But people did care; they cared a lot. When the first series of Making a Murderer launched on Netflix in 2015, millions of people around the world were transfixed by the true story of Avery, a Wisconsin man convicted of murdering a local photographer, Teresa Halbach. There was a frenzy of interest about whether Avery had killed Halbach or whether he had been, as the series seems to suggest, a victim of police misconduct. Making a Murderer quickly became a bona fide cultural phenomenon, arguably the biggest true-crime documentary of all time.
Not everyone was thrilled by the documentarys success, however. Ive had 4,000 death threats since Making a Murderer first aired, says Ken Kratz, the prosecutor who helped put Avery behind bars. Ive had packages explode in my office. Ive had my car shot at. He sighs. I suspect all that craziness is going to be unleashed again. The sequel to Making a Murderer comes out on 19 October and Kratz is apprehensive about what news it could contain. Their tag line is something to the effect of: The case is not over yet, he says. Well, when is it over? From my perspective, this case is over.
Kratz may have had enough of Making a Murderer, but the rest of us clearly have not: the sequel has already drawn extensive press coverage. And its not just Making a Murderer. It seems as if many of us cant get enough of murder, full stop. In recent years, true crime has become a pervasive part of popular culture.
A lot of the credit, or blame, lies with the podcast Serial, which followed the case of Adnan Syed, convicted of killing his ex-girlfriend Hae Min Lee in 2000. When it launched in 2014, Serial smashed all podcast records. The first season has been downloaded more than 211m times and a third, which focuses on the Cleveland court system, launched last month. It has also been turned into an HBO show, The Case Against Adnan Syed, coming out soon.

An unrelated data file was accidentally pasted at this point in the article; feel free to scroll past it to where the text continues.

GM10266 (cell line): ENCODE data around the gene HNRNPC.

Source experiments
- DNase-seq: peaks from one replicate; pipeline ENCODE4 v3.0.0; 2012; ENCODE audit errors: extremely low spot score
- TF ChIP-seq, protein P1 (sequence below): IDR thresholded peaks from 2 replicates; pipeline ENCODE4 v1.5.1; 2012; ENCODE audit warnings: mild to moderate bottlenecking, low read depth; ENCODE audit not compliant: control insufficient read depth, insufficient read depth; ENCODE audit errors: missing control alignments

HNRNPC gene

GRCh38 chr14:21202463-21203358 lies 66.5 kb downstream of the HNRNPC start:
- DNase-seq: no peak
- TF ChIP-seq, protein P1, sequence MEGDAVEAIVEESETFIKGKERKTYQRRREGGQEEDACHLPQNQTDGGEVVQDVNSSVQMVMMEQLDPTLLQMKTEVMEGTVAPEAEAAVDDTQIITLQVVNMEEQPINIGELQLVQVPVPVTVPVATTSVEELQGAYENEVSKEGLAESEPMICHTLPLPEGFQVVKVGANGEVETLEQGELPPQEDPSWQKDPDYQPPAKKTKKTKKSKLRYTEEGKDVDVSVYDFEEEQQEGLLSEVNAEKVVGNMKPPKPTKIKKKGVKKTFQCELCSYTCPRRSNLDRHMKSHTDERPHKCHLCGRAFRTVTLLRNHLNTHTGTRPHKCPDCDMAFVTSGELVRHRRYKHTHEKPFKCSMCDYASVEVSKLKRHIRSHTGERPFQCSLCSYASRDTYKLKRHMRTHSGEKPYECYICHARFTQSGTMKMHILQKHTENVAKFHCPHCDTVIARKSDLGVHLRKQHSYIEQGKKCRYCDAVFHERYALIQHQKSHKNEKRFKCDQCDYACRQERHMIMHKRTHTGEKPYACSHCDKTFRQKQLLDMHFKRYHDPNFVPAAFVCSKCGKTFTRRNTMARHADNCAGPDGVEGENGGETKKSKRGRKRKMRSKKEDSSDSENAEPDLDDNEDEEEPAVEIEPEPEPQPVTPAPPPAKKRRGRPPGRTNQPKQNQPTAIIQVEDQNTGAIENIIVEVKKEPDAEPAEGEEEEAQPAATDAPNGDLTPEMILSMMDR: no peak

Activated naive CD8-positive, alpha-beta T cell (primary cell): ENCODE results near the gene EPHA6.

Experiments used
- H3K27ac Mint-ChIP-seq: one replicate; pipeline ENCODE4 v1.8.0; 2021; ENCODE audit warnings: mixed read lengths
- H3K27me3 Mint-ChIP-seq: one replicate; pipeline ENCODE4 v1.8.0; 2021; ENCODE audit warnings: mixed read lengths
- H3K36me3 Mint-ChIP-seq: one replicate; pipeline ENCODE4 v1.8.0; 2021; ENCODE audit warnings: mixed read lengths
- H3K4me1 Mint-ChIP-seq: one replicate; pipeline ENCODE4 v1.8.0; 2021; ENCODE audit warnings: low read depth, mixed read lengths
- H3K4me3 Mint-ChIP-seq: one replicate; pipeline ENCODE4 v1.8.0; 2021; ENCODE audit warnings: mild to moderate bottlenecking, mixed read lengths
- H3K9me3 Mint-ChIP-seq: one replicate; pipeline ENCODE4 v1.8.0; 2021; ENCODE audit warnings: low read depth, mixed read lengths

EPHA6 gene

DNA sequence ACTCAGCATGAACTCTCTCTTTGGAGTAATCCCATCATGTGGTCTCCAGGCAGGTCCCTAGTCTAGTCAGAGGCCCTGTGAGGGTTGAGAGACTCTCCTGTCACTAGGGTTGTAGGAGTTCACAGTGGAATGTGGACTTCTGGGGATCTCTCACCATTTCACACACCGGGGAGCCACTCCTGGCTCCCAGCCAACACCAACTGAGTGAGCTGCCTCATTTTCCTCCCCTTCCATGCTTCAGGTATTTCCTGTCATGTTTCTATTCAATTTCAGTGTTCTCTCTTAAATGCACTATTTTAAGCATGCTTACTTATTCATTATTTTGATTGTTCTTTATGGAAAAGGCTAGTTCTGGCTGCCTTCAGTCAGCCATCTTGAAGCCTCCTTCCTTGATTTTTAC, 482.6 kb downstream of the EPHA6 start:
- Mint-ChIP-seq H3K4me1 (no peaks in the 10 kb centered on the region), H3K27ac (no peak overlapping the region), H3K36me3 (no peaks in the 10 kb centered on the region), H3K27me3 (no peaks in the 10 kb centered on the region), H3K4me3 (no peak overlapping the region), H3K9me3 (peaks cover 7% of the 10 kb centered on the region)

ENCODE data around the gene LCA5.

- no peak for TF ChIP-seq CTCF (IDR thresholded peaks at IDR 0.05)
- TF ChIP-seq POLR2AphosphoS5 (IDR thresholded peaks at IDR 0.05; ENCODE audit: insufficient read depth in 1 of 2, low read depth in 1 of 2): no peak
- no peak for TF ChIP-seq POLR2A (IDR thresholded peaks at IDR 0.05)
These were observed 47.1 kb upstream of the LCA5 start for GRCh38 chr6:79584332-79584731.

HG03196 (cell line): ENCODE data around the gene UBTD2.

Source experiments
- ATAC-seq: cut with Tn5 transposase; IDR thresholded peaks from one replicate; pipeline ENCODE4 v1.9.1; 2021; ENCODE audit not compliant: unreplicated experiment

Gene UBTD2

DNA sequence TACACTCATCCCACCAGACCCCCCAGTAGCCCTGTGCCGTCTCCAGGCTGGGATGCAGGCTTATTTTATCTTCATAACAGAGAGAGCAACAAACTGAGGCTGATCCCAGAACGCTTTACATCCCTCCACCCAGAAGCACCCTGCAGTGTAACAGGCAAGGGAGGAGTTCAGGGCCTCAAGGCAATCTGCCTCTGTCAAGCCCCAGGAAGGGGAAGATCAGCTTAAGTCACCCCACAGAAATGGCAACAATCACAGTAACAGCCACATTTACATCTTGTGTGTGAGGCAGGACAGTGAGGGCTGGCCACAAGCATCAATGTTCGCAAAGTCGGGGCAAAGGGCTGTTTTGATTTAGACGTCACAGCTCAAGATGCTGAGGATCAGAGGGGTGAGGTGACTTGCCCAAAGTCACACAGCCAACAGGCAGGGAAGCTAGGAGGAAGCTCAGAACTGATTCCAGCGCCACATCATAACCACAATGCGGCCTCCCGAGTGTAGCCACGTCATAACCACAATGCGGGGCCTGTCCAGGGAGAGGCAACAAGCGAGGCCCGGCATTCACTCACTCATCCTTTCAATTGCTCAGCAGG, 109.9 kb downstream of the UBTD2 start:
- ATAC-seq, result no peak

After the Toronto attack, there should be a debate about toxic masculinity, says Guardian columnist Gary Younge
From the Oklahoma bombing to the massacre in Norway it is always the same. In the immediate aftermath of mass murder, the initial hypothesis is that it must be a Muslim. And so it was on Monday that, within minutes of a van mowing down pedestrians in Toronto, a far-right lynching party was mobilised on social media looking for jihadis. Paul Joseph Watson, of conspiracy site Infowars, announced, A jihadist has just killed nine people; Katie Hopkins branded the Canadian prime minister, Justin Trudeau, a terrorist shill.
But there is a far safer assumption one can generally make. For while a relatively small proportion of mass killers in North America are Muslim, across the globe they are almost all men.
There will be, though, no appeals for moderate men to denounce toxic masculinity, no extra surveillance where men congregate, no government-sponsored schemes to promote moderate manhood, or travel bans for men. Indeed, the one thing that is consistently true for such incidents, whether they are classified as terrorist or not, will for the most part go unremarked. Obviously not all men are killers. But the fact that virtually all mass killers are men should, at the very least, give pause for thought. If it were women slaying people at this rate, feminism would be in the dock. The fact they are male is both accepted and expected. Boys will be boys; mass murderers will be men.
This weeks atrocity in Toronto, where Alek Minassian stands accused of killing 10 and wounding 14, gives us yet another chance to reflect on the destructive capacity of masculinity not least because it may have been the principal motive for this attack.
Minassian is not known to have any strong religious affiliations. But according to his Facebook feed, he identified with devotees of incel (short for involuntarily celibate), which is for straight men who cant have sex despite wanting to and splits the world into Stacys (attractive women who wont sleep with them) and Chads (men who are sexually successful).
It seems innocent and adolescent that blend of pathos and priapism that helped get nerdy boys through high school. Only, Minassian was 25 and hadnt grown out of it, but into it with a vengeance. His last Facebook post read: The Incel Rebellion has already begun! We will overthrow all the Chads and Stacys! All hail the Supreme Gentleman Elliot Rodger!
In 2014, 22-year-old Rodger wrote a screed against, among other things, women and couples (particularly inter-racial couples), before killing seven people, including himself, and injuring 14 in Isla Vista, California. I dont know why you girls arent attracted to me but I will punish you all for it, Rodger stated in a video uploaded before the rampage. Its an injustice, a crime because Im the perfect guy and yet you throw yourselves at all these obnoxious men instead of me, the supreme gentleman.
Alexandre Bissonnette, who killed six and injured 19 in a mosque in Quebec City last year, identified with Rodger and had been Googling him not long before the crime.